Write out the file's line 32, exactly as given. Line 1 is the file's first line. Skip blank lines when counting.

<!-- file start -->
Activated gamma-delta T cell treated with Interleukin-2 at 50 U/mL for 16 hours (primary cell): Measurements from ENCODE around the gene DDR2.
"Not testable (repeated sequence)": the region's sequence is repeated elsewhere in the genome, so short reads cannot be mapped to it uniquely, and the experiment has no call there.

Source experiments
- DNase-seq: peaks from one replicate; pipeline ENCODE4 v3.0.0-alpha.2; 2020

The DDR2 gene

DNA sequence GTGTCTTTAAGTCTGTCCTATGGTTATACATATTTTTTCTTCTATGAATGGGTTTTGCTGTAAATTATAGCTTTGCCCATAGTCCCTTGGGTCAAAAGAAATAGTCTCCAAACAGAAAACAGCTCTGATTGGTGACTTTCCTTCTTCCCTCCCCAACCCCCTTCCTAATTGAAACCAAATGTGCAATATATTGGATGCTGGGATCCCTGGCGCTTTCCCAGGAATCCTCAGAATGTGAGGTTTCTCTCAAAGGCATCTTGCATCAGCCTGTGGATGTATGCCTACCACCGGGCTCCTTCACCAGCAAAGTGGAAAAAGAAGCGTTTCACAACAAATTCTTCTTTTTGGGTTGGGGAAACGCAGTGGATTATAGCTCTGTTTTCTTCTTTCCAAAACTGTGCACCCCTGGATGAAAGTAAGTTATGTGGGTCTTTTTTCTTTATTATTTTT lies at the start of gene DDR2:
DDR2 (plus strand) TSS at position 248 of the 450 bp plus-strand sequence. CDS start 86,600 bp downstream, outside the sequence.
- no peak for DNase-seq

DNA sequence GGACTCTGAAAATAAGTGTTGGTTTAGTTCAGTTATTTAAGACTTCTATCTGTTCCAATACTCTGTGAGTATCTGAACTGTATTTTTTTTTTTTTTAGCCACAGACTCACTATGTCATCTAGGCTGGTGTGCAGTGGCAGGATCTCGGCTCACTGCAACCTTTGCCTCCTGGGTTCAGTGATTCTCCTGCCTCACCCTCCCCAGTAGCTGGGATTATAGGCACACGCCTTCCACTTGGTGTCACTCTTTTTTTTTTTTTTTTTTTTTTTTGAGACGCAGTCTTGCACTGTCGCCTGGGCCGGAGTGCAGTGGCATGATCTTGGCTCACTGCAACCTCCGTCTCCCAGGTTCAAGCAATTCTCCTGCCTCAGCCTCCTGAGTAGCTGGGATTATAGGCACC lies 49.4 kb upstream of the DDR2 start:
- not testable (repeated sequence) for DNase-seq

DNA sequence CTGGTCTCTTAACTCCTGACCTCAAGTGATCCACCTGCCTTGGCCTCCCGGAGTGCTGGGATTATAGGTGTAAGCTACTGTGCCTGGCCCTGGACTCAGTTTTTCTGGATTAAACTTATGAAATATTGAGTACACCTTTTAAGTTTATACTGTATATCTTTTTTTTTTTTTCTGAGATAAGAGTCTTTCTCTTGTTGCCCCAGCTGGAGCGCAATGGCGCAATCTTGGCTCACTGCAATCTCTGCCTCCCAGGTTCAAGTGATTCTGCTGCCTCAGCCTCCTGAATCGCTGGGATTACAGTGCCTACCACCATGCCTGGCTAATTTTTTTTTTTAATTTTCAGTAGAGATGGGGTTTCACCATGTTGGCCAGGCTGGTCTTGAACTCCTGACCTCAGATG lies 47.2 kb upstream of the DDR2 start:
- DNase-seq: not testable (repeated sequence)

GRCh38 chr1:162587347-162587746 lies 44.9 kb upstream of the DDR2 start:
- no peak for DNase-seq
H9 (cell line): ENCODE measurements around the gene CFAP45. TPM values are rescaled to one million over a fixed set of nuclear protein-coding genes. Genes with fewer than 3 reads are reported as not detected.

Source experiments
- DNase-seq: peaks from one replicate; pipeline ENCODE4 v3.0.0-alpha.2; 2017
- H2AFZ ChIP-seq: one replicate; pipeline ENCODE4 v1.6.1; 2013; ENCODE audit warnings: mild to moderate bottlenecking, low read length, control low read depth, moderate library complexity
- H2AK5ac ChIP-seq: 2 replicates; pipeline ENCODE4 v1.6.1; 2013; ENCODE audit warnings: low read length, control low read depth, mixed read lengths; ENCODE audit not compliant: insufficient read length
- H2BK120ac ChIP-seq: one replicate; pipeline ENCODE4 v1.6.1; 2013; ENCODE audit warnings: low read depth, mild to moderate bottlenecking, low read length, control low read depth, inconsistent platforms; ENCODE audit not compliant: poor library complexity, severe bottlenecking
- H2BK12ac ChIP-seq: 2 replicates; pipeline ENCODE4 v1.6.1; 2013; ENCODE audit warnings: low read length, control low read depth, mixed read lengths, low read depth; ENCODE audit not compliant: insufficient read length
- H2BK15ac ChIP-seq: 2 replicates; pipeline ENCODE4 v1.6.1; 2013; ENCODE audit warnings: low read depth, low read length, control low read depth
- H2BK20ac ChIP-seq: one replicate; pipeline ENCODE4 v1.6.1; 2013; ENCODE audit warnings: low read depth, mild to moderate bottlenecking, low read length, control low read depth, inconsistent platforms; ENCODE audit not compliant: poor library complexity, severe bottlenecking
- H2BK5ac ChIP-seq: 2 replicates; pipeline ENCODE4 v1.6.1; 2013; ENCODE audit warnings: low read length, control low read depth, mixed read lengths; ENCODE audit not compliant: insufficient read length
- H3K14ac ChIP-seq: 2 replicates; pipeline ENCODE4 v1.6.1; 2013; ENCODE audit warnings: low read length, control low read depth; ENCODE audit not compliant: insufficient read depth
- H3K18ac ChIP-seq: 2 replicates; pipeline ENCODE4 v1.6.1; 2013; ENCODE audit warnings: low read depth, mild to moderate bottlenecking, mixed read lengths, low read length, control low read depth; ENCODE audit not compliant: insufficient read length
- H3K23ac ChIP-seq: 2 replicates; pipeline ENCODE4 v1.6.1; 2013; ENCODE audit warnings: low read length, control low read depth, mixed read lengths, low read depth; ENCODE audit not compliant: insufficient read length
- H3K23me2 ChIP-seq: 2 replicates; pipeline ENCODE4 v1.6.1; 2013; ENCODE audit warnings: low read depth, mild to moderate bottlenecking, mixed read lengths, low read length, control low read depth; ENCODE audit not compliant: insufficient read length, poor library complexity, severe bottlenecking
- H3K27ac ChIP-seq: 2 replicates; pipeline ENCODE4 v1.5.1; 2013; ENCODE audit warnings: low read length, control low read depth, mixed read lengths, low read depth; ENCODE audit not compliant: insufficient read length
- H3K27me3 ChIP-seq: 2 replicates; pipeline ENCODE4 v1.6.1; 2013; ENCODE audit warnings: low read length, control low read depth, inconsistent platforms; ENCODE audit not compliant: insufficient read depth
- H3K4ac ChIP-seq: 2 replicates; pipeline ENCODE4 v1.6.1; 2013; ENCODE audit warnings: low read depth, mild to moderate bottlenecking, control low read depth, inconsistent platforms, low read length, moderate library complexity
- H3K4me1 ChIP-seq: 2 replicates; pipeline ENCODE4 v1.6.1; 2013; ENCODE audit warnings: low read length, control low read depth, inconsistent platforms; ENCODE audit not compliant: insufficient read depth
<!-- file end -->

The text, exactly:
- H3K4me1 ChIP-seq: 2 replicates; pipeline ENCODE4 v1.6.1; 2013; ENCODE audit warnings: low read length, control low read depth, inconsistent platforms; ENCODE audit not compliant: insufficient read depth